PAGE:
I was hospitalized in December and before I left for the hospital I did as I always do. I removed all of my jewelry. I took off the Celtic cross I’ve worn around my neck since the day my sister gave it to me years ago. I removed my earrings and took off my Medic Alert bracelet. The only pieces of jewelry that remained were my “BELIEVE” band and my Operation Ward 57 band. They are silicone so I knew I could go into the OR with them on.
My anesthesiologist was one I know very well. She’d taken notice of my two yellow bands and as I moved from my bed to the OR table, she asked me why I hadn’t taken them off. After all, I could always put them back on in a few hours when I returned to my hospital room as I do with my watch every time. I could see the curiosity in her eyes and noticed that I’d drawn the attention and curiosity of my surgeon’s chief resident as well so I went ahead and explained the stories behind my two yellow bands.
I received the yellow “BELIEVE” band from one of my cousins. It came in a card with a message that nearly brought me to tears explaining that not only was she and her husband behind me but so were all of my friends. When I look down at that band I remember exactly what she meant for me to remember. She wanted to remind me that a lot of people believe in me and she also wanted to help me to continue to believe in myself. When things get tough I’ll find myself rubbing that band to remind me that I can do this, I can beat this, and that people I love and care about really do believe in me. The second yellow band that I wear, I wear to remind me of something else.
The mission of Operation Ward 57 is to “aid in the care and recovery of injured soldiers, their loved ones, and those that care for them in their recovery process.” Historically known as the “amputee ward” the orthopedic ward 57, which is now 4E at Walter Reed National Military Medical Center, houses some of the most severely wounded veterans of the Iraq and Afghanistan wars. Many of the patients have lost more than one limb and have an incredibly hard recovery process ahead of them. A process that includes not only physically healing but mentally healing as well. They battle through it with the same determination, strength, and fighting spirit that brought them to the military where each of those things were further honed. I wear that yellow Operation Ward 57 band to remind me that while my struggle is a hard one that has gone on for 9 years, it is nothing compared to what the brave men and women of our military who have been wounded have to endure. It also reminds me quite simply... to embrace the suck.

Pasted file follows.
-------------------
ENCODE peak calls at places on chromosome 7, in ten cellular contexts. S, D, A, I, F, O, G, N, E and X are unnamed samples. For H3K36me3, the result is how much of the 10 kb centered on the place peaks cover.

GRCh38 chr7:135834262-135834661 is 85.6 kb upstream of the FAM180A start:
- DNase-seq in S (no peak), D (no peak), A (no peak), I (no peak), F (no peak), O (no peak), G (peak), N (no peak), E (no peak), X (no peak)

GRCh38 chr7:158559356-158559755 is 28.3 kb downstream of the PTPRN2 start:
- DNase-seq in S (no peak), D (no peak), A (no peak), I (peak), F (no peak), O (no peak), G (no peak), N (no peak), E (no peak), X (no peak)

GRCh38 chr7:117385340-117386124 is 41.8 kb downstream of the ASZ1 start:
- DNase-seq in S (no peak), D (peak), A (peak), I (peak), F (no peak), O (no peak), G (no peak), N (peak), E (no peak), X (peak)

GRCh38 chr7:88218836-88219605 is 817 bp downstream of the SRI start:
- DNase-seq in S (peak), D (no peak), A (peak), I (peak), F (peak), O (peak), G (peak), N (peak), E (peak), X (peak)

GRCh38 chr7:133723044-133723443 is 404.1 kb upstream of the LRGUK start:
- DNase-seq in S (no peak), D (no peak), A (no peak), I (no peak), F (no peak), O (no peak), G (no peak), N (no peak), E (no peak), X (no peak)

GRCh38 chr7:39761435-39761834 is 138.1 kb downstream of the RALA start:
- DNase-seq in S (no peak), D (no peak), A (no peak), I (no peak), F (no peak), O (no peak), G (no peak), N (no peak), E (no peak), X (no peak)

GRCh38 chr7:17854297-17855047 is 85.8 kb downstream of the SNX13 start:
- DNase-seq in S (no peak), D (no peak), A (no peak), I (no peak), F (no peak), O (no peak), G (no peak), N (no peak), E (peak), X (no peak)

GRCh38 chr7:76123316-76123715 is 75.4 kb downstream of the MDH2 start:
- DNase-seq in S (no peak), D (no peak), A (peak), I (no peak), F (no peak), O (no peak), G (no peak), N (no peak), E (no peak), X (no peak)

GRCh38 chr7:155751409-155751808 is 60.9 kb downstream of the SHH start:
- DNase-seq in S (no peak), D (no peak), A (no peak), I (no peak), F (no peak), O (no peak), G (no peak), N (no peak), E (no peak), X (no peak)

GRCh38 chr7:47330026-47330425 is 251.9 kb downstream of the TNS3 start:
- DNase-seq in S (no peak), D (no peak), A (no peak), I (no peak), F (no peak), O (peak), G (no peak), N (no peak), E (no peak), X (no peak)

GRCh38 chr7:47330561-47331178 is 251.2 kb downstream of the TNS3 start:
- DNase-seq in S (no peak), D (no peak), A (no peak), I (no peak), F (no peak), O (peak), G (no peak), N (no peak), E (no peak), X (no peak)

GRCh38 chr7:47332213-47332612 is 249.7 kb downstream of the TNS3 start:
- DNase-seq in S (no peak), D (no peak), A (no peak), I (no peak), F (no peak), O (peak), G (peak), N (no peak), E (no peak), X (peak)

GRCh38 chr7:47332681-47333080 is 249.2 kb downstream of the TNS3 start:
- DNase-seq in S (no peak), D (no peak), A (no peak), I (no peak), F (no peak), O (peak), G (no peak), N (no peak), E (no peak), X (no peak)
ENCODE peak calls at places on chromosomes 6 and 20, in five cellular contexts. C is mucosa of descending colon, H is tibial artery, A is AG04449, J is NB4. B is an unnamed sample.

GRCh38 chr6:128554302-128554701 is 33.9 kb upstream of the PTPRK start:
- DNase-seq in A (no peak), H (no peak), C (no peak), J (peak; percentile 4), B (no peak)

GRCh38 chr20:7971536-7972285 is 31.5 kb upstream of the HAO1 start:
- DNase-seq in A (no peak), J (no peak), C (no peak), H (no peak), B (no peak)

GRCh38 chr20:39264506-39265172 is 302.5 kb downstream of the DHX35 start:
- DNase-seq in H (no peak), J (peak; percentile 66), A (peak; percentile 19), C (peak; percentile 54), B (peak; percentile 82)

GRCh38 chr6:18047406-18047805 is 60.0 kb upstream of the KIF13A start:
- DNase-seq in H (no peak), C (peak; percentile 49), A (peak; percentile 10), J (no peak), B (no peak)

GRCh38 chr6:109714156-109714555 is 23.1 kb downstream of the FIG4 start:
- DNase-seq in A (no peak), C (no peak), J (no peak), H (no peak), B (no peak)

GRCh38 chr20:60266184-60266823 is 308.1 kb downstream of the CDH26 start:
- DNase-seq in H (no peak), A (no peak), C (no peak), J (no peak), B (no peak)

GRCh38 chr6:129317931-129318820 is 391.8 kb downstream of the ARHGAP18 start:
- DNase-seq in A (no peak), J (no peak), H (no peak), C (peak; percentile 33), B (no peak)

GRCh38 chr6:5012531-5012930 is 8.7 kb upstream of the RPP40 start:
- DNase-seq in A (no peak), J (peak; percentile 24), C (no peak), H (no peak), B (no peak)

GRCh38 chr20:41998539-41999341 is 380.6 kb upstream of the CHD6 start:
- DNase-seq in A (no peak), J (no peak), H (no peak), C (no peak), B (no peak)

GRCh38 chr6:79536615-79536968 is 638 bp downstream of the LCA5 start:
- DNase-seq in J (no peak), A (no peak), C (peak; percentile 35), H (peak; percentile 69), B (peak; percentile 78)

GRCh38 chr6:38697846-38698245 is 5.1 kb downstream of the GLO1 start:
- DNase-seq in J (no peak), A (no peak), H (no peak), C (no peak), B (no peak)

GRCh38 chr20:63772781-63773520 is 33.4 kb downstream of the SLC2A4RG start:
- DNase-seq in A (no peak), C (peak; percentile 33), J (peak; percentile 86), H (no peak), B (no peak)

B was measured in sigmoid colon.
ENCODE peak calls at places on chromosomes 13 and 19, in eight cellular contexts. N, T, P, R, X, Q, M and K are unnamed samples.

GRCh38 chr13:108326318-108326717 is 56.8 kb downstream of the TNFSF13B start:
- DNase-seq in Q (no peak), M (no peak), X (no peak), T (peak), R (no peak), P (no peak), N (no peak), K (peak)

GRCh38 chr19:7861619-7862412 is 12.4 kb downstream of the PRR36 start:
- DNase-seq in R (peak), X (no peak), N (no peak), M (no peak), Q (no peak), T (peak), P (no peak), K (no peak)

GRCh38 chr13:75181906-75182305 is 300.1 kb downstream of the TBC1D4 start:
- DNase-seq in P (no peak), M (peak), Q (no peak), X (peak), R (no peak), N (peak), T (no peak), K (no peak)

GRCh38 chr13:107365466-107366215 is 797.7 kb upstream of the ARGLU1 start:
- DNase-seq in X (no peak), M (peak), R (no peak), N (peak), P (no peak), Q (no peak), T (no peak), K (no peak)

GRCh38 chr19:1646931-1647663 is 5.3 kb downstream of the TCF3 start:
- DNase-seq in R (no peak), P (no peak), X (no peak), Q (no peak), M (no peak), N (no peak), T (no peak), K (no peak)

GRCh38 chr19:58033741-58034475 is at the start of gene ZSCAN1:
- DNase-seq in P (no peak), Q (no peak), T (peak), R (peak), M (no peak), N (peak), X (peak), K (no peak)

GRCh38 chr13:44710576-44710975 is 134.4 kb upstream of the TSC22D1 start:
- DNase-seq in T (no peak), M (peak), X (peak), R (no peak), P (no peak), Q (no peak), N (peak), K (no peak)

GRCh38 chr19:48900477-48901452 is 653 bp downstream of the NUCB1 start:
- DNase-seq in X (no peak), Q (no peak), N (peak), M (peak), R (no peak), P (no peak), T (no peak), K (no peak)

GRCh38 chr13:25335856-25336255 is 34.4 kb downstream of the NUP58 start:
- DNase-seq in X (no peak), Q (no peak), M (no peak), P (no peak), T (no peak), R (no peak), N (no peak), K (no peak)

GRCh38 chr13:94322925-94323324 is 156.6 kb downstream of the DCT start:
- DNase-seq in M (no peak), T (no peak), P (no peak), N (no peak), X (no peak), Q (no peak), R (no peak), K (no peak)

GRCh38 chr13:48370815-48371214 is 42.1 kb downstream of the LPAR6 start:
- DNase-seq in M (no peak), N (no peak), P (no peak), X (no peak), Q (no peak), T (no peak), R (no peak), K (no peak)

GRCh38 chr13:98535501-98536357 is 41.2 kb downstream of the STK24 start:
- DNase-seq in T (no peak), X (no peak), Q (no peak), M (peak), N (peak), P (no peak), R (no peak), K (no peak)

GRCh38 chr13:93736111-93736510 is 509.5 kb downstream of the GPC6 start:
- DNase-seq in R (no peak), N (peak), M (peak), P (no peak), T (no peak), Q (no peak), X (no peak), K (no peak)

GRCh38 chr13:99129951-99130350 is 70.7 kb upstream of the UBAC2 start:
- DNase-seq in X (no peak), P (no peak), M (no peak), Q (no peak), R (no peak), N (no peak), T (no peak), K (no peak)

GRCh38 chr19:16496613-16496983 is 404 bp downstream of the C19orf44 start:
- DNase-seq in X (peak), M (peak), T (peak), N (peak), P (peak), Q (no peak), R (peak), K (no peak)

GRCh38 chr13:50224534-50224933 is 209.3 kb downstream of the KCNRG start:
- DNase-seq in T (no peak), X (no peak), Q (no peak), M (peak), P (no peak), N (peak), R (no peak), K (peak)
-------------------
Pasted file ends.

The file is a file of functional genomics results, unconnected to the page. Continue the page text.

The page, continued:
I hadn’t noticed until I stopped speaking that the entire operating room had gone silent as everyone listened to my explanation about the two yellow bands around my wrist. I finished my explanation with the fact that I purposely wear them around my right wrist because that is my dominant arm. I was thinking about my Operation Ward 57 one and the injured veterans I know and the thousands that I don’t know and thinking about my "BELIEVE" band and the reminder to stay strong when the meds were finally pushed, the oxygen mask was put over my face and I drifted off to sleep.